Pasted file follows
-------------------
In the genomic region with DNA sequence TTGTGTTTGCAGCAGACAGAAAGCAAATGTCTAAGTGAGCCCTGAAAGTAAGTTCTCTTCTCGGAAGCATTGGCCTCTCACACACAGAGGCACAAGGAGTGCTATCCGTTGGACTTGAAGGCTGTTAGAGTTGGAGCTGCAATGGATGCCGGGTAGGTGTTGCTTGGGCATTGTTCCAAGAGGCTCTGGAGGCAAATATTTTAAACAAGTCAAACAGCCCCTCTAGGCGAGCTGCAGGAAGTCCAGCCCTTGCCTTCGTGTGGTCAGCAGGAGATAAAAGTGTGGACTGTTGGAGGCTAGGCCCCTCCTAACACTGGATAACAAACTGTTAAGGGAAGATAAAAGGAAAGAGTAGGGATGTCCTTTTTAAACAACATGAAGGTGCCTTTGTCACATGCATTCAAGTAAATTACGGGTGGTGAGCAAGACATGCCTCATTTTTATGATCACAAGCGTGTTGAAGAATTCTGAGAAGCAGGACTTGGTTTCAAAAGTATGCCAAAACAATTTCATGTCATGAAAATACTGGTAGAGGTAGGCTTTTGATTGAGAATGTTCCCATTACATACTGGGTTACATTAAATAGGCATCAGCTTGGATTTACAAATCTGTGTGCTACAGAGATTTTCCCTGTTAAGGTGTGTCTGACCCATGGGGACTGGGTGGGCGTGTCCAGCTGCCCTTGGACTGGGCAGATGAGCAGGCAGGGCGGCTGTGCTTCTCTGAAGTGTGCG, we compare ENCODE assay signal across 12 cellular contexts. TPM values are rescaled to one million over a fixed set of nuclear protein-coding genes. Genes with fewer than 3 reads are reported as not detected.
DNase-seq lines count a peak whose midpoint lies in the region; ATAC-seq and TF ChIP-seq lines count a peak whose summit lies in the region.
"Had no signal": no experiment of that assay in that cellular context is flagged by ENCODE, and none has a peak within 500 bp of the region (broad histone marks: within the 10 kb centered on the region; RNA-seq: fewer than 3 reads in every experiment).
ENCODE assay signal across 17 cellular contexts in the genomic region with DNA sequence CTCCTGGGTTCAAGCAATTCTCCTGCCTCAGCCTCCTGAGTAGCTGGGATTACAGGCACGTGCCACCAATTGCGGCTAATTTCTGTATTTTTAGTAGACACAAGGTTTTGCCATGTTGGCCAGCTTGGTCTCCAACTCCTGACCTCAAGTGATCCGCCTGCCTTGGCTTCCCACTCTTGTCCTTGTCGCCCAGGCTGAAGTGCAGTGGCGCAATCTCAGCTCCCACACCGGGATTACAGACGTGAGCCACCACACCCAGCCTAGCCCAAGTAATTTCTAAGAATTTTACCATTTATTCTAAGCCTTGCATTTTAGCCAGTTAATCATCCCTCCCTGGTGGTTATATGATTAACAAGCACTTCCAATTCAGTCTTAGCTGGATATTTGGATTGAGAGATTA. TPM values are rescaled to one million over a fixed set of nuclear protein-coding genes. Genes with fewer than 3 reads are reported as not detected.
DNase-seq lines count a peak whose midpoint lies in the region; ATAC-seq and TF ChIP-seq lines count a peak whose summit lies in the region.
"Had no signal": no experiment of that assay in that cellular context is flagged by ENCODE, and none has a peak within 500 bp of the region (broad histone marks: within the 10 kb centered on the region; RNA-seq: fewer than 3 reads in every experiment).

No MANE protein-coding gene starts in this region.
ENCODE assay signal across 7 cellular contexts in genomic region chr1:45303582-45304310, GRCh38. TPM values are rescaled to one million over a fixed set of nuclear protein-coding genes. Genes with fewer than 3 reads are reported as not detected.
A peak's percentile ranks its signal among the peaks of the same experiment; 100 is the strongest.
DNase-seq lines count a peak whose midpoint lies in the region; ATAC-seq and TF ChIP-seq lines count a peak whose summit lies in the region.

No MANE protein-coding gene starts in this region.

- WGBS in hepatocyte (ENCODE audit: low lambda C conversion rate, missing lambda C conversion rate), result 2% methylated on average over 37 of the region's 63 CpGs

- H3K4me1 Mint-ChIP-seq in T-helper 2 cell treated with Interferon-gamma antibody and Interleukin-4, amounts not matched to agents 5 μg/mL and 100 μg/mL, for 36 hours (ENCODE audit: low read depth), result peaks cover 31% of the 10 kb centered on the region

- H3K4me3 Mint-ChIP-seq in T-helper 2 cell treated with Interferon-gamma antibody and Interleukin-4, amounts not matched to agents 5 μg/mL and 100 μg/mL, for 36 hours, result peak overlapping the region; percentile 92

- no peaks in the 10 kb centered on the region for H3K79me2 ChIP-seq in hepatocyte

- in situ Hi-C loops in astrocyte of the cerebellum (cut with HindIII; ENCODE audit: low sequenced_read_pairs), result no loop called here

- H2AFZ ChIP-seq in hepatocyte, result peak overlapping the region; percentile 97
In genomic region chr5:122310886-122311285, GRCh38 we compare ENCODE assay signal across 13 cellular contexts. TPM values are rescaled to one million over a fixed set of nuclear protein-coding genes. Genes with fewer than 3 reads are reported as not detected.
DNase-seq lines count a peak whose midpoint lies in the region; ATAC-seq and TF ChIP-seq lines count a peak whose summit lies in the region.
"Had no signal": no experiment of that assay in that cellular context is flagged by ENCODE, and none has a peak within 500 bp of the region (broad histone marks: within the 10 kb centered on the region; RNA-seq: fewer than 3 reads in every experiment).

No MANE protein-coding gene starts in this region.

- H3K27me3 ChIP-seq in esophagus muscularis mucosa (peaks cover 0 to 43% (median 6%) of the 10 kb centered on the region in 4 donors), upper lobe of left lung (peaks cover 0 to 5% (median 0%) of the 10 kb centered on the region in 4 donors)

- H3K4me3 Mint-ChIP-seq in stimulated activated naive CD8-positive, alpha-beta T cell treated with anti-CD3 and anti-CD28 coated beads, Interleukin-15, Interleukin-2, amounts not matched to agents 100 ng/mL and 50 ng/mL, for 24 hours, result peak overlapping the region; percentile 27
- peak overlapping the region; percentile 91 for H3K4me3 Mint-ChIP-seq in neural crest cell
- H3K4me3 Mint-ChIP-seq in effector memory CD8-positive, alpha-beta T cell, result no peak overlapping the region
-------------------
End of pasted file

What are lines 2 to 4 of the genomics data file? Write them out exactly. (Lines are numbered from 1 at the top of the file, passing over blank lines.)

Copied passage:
DNase-seq lines count a peak whose midpoint lies in the region; ATAC-seq and TF ChIP-seq lines count a peak whose summit lies in the region.
"Had no signal": no experiment of that assay in that cellular context is flagged by ENCODE, and none has a peak within 500 bp of the region (broad histone marks: within the 10 kb centered on the region; RNA-seq: fewer than 3 reads in every experiment).
ENCODE assay signal across 17 cellular contexts in the genomic region with DNA sequence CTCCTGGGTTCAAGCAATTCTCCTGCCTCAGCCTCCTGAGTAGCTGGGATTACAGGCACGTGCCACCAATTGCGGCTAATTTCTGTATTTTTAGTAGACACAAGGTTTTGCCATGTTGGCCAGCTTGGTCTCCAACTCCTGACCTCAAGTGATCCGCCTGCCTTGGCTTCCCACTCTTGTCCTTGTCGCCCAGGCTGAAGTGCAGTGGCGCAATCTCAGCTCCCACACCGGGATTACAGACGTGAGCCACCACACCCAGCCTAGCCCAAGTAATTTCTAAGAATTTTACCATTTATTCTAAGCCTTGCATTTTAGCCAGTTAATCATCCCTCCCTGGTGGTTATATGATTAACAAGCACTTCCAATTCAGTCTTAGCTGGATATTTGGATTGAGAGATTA. TPM values are rescaled to one million over a fixed set of nuclear protein-coding genes. Genes with fewer than 3 reads are reported as not detected.